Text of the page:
According to the National Alliance of Breast Cancer Organizations (NABCO), breast cancer is the second most common cancer in American women (skin cancer is No.1).
According to the National Alliance of Breast Cancer Organizations (NABCO), breast cancer is the second most common cancer in American women (skin cancer is No. 1). The incidence of this disease has risen over the past 40 years. In 1960, one out of 14 women would develop breast cancer sometime during her life. Now, that figure is up to one out of nine. NABCO estimates that nearly 40,000 women will die of breast cancer this year.
While the number of breast cancer cases is increasing alarmingly, fewer women actually die from the disease now. Mark Levin, M.D., an oncologist in Monsey, N.Y., said that because breast cancer is detected earlier in more cases, fewer women now develop metastatic disease. He estimated about one-quarter of the women with breast cancer have the metastasized form. Since the 1960s, major advancements in chemotherapeutic drugs have also been made. Many more agents are available now, and more are on the way.
Currently, anthracyclines, such as doxorubicin, and taxanes, such as docetaxel (Taxotere, Aventis), are at the forefront of therapy. Newer agents like capecitabine (Xeloda, Roche) and gemcitabine (Gemzar, Lilly) have also been found to be quite effective. Other drugs include alkylating agents, antimetabolites, and vinca alkaloids (see Table 1). All of these agents work in different ways, but the net result is inhibition of tumor cell reproduction.
Because estrogen plays a role in the development of breast cancer, several estrogen-regulating drugs have been developed as well. Aromatase inhibitors reduce circulating estrogen, as does goserelin (Zoladex, AstraZeneca), a gonadotropin inhibitor. Megestrol acetate is a progestin, and tamoxifen is an antiestrogen with some weak estrogenic activity.
In clinical studies and in practice, all the above agents have been proven effective in some, if not many, patients. None of these drugs, however, has turned out to be the magic bullet against breast cancer. So, the search continues.
Several new drugs are in development. Pemetrexed (Alimta, Lilly) is a new antimetabolite that has had 20% to 30% response rates in phase II trials. Liposomal annamycin (Antigenics) performed well in preclinical studies. Flavopiridol (Aventis) is the first of a group of cyclin-dependent kinase (CDK) inhibitors to hit clinical trials. Cilengitide (Merck) has been under investigation to increase the effectiveness of radiation therapy. It seems to have succeeded without increasing adverse reactions.
Entire new classes are also under investigation. Three farnesyl transferase inhibitors (FTIs) are currently in early studies. So far, none of them appears to be particularly effective for monotherapy. Investigators may evaluate them in combination with other agents. The most likely agents would be taxanes, as the FTIs worked synergistically with them during preclinical studies. Another class, the calmodulin antagonists, has inhibited tumor cell growth during trials.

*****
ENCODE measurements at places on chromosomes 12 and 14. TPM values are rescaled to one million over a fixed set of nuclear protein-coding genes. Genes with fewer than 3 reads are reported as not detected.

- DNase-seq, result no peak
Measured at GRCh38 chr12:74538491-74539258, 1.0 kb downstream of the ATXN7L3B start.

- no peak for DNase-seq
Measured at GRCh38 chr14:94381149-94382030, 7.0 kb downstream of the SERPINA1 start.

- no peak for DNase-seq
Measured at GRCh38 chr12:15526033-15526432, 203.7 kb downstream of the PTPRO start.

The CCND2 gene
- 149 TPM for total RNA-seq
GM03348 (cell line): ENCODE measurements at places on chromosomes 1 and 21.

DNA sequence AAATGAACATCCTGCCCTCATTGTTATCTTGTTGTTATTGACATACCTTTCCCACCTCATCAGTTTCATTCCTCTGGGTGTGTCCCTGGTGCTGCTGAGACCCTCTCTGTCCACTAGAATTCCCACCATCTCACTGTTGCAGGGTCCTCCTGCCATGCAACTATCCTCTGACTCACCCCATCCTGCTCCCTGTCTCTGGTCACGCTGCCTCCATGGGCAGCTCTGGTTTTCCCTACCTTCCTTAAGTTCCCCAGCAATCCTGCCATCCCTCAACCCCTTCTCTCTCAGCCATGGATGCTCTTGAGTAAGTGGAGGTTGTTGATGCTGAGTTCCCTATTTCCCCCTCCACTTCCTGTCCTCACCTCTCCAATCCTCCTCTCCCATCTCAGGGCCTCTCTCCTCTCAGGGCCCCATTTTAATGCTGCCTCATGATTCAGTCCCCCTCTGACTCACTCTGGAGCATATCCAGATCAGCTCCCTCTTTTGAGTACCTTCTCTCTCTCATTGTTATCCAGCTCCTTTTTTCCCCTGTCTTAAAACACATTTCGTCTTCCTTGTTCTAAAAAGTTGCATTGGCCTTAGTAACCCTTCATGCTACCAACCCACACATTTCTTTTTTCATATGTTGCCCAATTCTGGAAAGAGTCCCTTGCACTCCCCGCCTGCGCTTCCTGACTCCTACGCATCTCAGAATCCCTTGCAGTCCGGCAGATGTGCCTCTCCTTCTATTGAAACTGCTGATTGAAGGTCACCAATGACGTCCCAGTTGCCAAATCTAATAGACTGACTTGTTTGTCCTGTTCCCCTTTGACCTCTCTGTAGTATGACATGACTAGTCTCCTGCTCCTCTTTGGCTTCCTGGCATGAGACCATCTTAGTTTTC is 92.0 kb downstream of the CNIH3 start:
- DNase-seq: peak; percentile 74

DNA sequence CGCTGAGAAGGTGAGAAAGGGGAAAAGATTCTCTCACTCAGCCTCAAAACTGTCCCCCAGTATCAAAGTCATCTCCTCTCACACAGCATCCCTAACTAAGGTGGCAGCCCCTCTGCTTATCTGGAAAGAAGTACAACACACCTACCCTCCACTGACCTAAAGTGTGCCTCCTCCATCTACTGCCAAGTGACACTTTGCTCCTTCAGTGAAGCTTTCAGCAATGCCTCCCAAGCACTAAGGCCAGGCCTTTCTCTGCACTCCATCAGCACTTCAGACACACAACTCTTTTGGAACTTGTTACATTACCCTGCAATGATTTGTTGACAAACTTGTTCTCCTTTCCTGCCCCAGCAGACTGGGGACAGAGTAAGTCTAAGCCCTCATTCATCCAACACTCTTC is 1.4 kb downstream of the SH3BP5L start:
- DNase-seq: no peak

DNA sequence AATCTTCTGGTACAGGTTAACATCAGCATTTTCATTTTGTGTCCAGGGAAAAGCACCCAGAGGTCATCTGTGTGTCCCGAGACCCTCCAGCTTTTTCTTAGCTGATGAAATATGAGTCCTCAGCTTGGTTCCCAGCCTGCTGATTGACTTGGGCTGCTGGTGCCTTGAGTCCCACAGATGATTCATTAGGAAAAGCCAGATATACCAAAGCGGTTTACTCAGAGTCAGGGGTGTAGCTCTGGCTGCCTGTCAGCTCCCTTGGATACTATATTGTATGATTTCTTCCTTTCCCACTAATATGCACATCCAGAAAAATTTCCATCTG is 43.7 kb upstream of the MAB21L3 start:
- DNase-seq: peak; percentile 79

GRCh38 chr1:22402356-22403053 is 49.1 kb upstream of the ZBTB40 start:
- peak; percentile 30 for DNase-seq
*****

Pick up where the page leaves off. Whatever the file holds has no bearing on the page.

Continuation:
Several new drugs are derived from natural sources. Ecteinascidin 743 (ET-743, PharmaMar) has been isolated from a Caribbean sea squirt, Ecteinascidia turbinata. PM-3 is a compound derived from Brazilian propolis, a plant substance bees use to make beeswax. The topoisomerase inhibitors are a trio of drugs that originated from the bark of a Chinese tree. Other compounds that target topoisomerase include the camptothecins and nitidine derivatives.
As for the hormonal group of drugs, new aromatase inhibitor letrozole (Femara, Novartis) is on the way. Droloxifene (Pfizer), idoxifene (GlaxoSmithKline), and toremifene (Fareston, Orion) are three new selective estrogen receptor modulators (SERMs) in development. Raloxifene (Evista, Lilly), a SERM already on the market, is being studied to see whether it has any antitumor activity.
A new addition to the hormonal group is a class called antiprogestins. These drugs are expected to work on certain tumors that grow in response to estrogen. Mifepristone (Mifeprex, Danco) is in this class. So far, it seems to work best when combined with antiestrogens or aromatase inhibitors.
Vaccines for breast cancer are also being tested. One currently nearing the end of a phase III clinical trial contains Sialyl Tn (Theratope, Biomira), a synthetic version of a cancer antigen. The idea is that by administering the antigen, the immune system will begin to recognize and act against cancer cells (usually, cancer cells manage to remain undetected by the immune system). While the final results of the study won't be available until later this year, preliminary results were not earth-shattering. This may be because the study is less than two years old. More dramatic results may be seen over the long term.
Researchers are also looking for ways to make current drugs more effective and less toxic. The idea is to target cancer cells rather than normal cells. Monoclonal antibodies, for example, trastuzumab (Herceptin, Genentech), have been used in this way. Formulated to thwart HER2, a cancer gene, the monoclonal antibodies attach to HER2 protein growth factor receptors on tumor cells to prevent growth response. Research indicates that using these agents as adjuvant therapies (following chemotherapy or radiation) may prevent metastases.